KO: Usually it's a relief. It's always good to come home, even if you've been having the time of your life out in another city or country. After a few weeks of constantly waking up in new places without your own room or personal space, you start to miss your hometown routine, the domestic things in life. Or at least I do. I'm kind of a boring guy, though. When I think about it, it kind of is a "grass is always greener" situation. When we're traveling, staying still and being at home starts to seem awesome, but playing music and getting to play it for other people is really fun and the thrill is sort of addicting. So after a few weeks of being at home, I start to get an itch to be in front of a crowd, and all the crap that goes on on the road gets a rosy tint and I start to miss it.

GN: How did you meet Brian Setzer, and how did you come to work with him on this project?

KO: Reckless Ones and Mr. Setzer have a common friend, a super-cool dude from Northeast named John. And over the years the band has been together, we've had these brushes with Setzer where it's like, "Wow, it can't get any better than that!" And most of the times, if not all of the times, John has been helping make each interaction happen. Like, we were thrilled the time we got to meet him in the basement of Lee's Liquor Lounge, and he shook our hands and said we sounded good. We thought that was the coolest thing ever, we could all die happy! And Setzer's the nicest guy in the world, so we'd see him at John's parties and he was always friendly, he let us shove our CDs in his hands, he'd remember our names. How could it get any better?! 

Well, John invited me to have a beer with him at a bowling alley about a year ago, and after we'd been sitting at the bar, John says, "Oh, I invited some folks here to join us, hope you don't mind," and in walks Setzer and his wife! We all had dinner, chatted about touring, and Setzer asks me what's next for Reckless Ones. I told him we had been writing new songs and wanted to start recording, and he hands me a CD and he says, "Well, here. I've got a song you guys can use if you want it." Ha! I did my best not to just freak out like someone who's just won the lottery. I was just like, "Are you serious?! We can use this? And we can tell people you gave it to us?" And Setzer says, "Well, I just did!" That's how we came to work with him on this project, we had a beer in a bowling alley and he gave us a song just because he likes us! Having Setzer's sort-of seal of approval gave us the confidence to approach Mark Stockert to record and produce the project, because Mark worked with Setzer on the Brian Setzer Orchestra album "Songs From Lonely Avenue." So we knew that having a song Setzer recorded in Mark's studio would make Mark agree to work with us. So now I really can die happy.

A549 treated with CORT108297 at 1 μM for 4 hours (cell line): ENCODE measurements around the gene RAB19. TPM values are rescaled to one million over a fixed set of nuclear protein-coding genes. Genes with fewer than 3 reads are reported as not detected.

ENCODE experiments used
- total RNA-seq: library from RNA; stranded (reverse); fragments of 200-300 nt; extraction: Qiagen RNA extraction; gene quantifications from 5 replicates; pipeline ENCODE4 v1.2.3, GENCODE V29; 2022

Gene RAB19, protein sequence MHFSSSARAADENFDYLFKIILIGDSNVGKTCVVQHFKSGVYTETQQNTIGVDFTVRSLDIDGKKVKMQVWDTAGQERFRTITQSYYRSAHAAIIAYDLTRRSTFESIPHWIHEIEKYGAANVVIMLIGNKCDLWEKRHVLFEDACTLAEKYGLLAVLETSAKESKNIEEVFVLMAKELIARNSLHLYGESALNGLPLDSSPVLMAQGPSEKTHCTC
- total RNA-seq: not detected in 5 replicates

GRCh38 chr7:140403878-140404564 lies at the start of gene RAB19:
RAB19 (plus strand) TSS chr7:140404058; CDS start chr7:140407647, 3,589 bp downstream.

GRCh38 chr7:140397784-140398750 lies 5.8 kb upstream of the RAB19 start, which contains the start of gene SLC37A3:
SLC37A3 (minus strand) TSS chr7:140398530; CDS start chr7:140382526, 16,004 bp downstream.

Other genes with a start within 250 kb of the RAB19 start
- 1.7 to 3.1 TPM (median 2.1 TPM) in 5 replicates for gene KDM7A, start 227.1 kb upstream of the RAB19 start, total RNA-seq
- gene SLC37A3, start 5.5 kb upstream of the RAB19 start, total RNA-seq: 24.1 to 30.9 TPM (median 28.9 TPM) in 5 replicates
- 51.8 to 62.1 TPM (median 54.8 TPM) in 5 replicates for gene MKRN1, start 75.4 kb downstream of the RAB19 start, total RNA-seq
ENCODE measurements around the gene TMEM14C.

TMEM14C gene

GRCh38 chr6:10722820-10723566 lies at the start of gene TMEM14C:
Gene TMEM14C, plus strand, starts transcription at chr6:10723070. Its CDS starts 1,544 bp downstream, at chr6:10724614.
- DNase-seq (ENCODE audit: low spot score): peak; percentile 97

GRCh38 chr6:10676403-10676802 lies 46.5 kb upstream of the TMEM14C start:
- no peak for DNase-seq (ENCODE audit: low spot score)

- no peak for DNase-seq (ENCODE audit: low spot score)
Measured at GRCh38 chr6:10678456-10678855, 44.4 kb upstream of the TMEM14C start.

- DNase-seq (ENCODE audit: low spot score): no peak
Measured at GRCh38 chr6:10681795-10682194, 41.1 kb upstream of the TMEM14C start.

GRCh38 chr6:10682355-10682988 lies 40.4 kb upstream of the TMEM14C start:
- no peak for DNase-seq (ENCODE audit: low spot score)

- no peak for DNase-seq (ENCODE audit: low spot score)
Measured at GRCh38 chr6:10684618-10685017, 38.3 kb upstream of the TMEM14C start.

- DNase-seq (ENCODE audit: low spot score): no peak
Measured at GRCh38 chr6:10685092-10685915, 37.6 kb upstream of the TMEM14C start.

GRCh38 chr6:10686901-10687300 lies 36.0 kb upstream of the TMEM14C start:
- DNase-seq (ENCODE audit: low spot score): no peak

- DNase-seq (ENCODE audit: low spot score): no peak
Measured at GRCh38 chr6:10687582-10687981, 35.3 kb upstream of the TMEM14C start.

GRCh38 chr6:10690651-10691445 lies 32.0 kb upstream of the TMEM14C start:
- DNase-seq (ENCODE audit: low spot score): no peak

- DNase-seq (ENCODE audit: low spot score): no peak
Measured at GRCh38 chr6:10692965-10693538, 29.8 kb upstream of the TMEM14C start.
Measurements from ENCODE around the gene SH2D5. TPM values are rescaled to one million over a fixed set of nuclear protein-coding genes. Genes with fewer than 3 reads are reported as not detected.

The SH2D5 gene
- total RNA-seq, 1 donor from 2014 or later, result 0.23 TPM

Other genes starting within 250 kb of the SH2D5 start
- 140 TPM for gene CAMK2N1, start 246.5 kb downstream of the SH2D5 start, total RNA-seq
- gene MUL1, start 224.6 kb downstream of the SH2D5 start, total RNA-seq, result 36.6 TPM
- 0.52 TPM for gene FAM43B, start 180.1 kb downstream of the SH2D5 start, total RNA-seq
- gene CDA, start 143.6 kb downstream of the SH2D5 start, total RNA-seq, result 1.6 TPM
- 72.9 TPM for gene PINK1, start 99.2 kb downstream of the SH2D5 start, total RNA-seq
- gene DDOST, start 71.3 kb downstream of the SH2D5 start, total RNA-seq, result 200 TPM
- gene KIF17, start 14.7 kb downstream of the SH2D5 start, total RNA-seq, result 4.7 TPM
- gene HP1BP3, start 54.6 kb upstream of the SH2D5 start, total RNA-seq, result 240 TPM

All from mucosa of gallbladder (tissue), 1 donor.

GN: Any favorite tracks off the new album?

KO: This is generic and clichéd to say, but they're all my babies, besides "Mean Pickin' Mama," the one written by Mr. Setzer. With that one our main goal was making our own version and making sure Setzer would hear it and not wind up regret having given us the song. But the other ones ... It's too difficult for me to pick. We were so deep into the project that by the time the songs were done being mixed, they'd ceased sounding like songs to me. You kind of have to step away, and let yourself go back to just listening to the song as a whole. I recommend "Desert Rose," "The One," and "Merry Go-Round" if you're going through a breakup, "Mean Pickin' Mama" and "It's Time" if you want to rock out, and "Come Back" if you want to get all romantic inside. 

GN: What can we expect to see at the CD-release show?

KO: You can expect to see a large group of people who seem more like family than fans. The roots and rockabilly communities in the Twin Cities are a close-knit group. Most of these people have been in bands together at one time or another, have had crazy nights together, they might even have worked together! So each Reckless Ones hometown show feels like a really great reunion party, where everyone is eager to get crazy and whoop it up together again. I expect and hope to see a lot of new faces. I love to have new people at our shows, so that they can find out that you don't need to dress or act in any way to be part of a rockabilly show, it's just good rock 'n' roll music for you to bang your head and dance to. You can expect to see a lot of fun. And two spectacular bands with whom we'll be sharing the stage. Ross Kleiner's hips are deadly, and his band is so good that I always sweat having to go on stage after them, and L'Assassins are so damn cool, so 100 percent on, I walk out of their shows wishing I could be a L'Assassin!

Reckless Ones will release their self-titled album at Lee's Liquor Lounge on Friday, May 10, 2013 with Ross Kleiner & the Thrill and L'assassins. 21+, $8, 9 pm